Testing input fields based on the object’s data type in the database isn’t testing I hear discussed. But each data type has its own boundaries. Each major database vendor maintains different data types and data types change with database versions.
Anything with this much variety and versioning is likely to have bugs.
And while this form of testing might not seem exciting, if you can find a referential integrity bug, you’ve got something good.
If I work on an application for an extended period of time, I usually memorize the core tables in the database. I study the data model and look over the data types. I look through the database to find the fast growing tables (to help me think through different aspects of performance testing – but that’s a topic for another time and I digress) and specific data types I’ve come to learn that are more likely to cause issues.
If you want to find more complex bugs than what a user might find, one method is to learn the underlying structure of an application and challenge the application by knowing something about the data types and the data model behind the screens.
I’ve found bugs with BLOBS when I try to do an assortment of operations with a blob. Unit testing will often check the creation of an object stored as a blob but other operations I can do with a blob like copy, export or delete an object that’s stored as a blob in the database can be a good test. There was a time that I would scan any data model I worked with specifically looking for large data types such as Blobs or Texts. In basic terms, big fields often cause trouble.
DATES (this is MySQL specific). If you test data replication the datestamp can be essential because this is often the flag used to determine most recent value on a field. (I’ve spent lots of testing data replication in different applications). If time isn’t being calculated down to the millisecond then try pounding in data faster than the precision being used. Think about time precision when time is being changed – daylight savings, timestamps from users in different locations. It’s a bit like finding a rounding bug in numeric fields – you need to hang around the fringe to expose the issue.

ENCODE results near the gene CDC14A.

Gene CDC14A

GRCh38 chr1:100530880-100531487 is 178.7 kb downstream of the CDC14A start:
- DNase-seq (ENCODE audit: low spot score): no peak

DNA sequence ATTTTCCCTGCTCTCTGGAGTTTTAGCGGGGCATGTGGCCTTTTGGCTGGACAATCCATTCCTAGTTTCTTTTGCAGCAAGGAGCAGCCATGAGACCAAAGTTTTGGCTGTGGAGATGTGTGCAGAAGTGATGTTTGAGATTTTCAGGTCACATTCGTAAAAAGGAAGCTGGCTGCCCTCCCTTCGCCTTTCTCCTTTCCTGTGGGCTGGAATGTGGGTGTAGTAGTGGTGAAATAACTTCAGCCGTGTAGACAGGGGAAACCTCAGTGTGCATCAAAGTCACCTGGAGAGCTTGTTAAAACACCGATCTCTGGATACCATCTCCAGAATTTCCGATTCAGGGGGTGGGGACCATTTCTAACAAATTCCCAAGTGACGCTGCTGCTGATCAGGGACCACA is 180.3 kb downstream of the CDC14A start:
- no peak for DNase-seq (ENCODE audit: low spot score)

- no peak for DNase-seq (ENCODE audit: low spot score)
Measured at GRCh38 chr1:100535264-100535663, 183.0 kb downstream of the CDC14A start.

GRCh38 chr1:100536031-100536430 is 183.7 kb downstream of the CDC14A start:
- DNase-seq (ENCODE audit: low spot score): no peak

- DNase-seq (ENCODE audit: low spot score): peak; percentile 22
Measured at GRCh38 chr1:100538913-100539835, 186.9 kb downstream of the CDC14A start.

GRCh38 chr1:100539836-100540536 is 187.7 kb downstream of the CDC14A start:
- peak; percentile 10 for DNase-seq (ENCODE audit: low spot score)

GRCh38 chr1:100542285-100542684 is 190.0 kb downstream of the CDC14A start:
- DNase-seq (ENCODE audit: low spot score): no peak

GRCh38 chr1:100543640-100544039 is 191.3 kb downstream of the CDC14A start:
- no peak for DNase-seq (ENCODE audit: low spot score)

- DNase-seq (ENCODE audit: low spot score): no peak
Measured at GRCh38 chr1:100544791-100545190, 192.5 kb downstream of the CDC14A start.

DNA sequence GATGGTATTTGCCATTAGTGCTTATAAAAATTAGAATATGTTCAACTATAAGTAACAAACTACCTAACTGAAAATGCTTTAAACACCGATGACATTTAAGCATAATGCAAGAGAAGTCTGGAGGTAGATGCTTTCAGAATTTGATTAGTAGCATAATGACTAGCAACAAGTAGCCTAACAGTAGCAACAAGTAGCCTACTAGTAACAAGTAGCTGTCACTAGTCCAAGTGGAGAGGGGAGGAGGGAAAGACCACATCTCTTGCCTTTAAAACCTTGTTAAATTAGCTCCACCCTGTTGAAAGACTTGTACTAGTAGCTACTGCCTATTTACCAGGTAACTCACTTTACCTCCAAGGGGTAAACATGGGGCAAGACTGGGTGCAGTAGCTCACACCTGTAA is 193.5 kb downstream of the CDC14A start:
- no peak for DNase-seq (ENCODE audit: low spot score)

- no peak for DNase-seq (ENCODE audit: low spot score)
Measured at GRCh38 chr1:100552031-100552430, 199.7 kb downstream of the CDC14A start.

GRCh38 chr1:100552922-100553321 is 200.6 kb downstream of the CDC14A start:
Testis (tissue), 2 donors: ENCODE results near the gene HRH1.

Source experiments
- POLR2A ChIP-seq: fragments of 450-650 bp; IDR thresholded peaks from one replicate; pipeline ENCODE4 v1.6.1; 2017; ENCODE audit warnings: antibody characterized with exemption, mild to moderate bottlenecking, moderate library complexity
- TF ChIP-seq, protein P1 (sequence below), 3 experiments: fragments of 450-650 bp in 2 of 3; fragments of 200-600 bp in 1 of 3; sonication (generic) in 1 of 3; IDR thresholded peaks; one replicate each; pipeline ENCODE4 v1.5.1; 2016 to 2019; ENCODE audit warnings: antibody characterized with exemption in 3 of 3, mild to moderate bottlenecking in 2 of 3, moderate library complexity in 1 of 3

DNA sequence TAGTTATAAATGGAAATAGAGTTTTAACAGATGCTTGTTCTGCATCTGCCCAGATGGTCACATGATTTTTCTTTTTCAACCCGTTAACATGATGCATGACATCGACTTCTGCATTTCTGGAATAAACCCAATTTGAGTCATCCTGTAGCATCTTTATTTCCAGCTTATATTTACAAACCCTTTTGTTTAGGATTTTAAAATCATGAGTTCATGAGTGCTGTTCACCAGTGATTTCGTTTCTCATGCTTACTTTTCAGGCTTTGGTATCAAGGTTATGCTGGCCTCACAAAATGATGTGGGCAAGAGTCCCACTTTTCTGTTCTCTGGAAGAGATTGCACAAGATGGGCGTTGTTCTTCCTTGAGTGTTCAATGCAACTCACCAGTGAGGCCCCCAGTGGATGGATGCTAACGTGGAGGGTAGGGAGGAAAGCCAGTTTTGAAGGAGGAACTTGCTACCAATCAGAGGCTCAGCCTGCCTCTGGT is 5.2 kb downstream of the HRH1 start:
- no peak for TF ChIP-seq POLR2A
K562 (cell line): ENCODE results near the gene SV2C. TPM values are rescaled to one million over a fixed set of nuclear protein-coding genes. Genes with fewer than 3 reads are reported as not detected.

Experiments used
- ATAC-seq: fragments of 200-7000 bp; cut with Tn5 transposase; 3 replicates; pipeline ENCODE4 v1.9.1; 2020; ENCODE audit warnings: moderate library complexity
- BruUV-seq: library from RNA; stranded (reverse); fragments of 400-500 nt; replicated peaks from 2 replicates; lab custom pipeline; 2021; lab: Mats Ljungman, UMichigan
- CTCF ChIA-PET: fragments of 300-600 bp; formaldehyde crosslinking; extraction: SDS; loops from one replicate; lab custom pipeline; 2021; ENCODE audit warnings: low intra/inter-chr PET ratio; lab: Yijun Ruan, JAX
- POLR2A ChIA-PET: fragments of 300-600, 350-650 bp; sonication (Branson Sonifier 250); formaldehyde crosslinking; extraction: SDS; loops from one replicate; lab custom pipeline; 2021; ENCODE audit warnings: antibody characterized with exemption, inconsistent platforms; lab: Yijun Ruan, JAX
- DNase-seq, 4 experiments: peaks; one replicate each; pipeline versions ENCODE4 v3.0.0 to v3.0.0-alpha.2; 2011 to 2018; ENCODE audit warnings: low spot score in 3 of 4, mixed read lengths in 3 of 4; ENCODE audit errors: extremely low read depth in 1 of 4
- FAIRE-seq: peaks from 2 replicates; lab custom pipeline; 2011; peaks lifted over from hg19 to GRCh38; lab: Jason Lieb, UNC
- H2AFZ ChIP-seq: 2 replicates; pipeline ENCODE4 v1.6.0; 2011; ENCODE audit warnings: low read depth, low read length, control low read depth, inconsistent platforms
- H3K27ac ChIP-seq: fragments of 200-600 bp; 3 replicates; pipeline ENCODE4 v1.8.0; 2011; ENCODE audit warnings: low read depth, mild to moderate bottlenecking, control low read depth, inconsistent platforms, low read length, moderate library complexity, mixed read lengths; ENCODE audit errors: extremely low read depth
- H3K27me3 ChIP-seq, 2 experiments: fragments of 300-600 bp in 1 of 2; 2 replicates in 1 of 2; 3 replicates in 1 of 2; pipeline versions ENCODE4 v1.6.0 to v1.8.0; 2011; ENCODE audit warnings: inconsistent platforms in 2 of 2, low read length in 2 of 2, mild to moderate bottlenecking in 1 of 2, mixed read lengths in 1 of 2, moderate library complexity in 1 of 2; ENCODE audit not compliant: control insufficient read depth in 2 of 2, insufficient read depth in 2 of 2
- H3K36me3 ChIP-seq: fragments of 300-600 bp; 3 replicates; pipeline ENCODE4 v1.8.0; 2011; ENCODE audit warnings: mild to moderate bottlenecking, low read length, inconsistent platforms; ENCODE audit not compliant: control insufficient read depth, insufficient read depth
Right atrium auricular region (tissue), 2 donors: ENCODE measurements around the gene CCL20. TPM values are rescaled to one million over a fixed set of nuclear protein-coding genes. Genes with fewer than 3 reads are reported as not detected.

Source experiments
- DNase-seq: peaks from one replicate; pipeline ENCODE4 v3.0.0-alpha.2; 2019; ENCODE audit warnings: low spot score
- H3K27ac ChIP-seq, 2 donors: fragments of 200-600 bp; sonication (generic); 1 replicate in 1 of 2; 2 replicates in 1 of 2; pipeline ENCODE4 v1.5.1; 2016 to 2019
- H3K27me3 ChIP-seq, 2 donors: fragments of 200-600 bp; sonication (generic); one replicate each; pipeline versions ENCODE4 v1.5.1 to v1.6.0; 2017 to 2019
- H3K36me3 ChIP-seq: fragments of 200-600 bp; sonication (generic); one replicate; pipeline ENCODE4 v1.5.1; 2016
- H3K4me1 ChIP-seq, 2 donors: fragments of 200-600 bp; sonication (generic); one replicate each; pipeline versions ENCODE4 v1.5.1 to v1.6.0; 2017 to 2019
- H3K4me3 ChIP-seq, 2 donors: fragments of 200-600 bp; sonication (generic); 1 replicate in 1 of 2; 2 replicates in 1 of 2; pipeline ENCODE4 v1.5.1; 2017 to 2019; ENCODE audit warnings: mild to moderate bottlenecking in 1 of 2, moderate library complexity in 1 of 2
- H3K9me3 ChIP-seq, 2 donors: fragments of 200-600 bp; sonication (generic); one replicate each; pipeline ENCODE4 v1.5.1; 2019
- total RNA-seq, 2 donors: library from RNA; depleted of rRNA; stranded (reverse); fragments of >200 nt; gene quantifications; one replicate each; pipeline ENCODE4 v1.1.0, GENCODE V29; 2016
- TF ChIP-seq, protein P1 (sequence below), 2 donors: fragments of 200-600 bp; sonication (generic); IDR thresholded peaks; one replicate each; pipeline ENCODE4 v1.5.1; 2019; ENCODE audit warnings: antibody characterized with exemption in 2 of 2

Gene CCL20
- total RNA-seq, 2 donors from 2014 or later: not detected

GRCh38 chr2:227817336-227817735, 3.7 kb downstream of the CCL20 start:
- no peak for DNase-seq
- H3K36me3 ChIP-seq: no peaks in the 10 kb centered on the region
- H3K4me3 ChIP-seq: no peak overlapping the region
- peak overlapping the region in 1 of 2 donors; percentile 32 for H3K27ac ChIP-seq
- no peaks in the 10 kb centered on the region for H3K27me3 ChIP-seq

ENUMS, the data type often used for drop down fields, bring to mind other test ideas. If I can author new values for a drop down, how do the values get pushed out to the user? Can I find a caching bug? What if I use the value in a record – and then delete the drop down (ENUM) value, can I find a referential integrity bug?
So much data so little time. I often locate one of each of these data types to test out my ideas. It’s a calculated risk to assume anything coded one way in an application will be coded the same elsewhere in the application (especially with multiple developers) but I think one test with the most vulnerable data types can give me a feel for lurking issues. And one test is better than no tests because I think there’s no time to test any tests based on data types. I find it mind expanding (fun) to test by data types because it forces me to get close to the data model and that from my perspective is time well spent.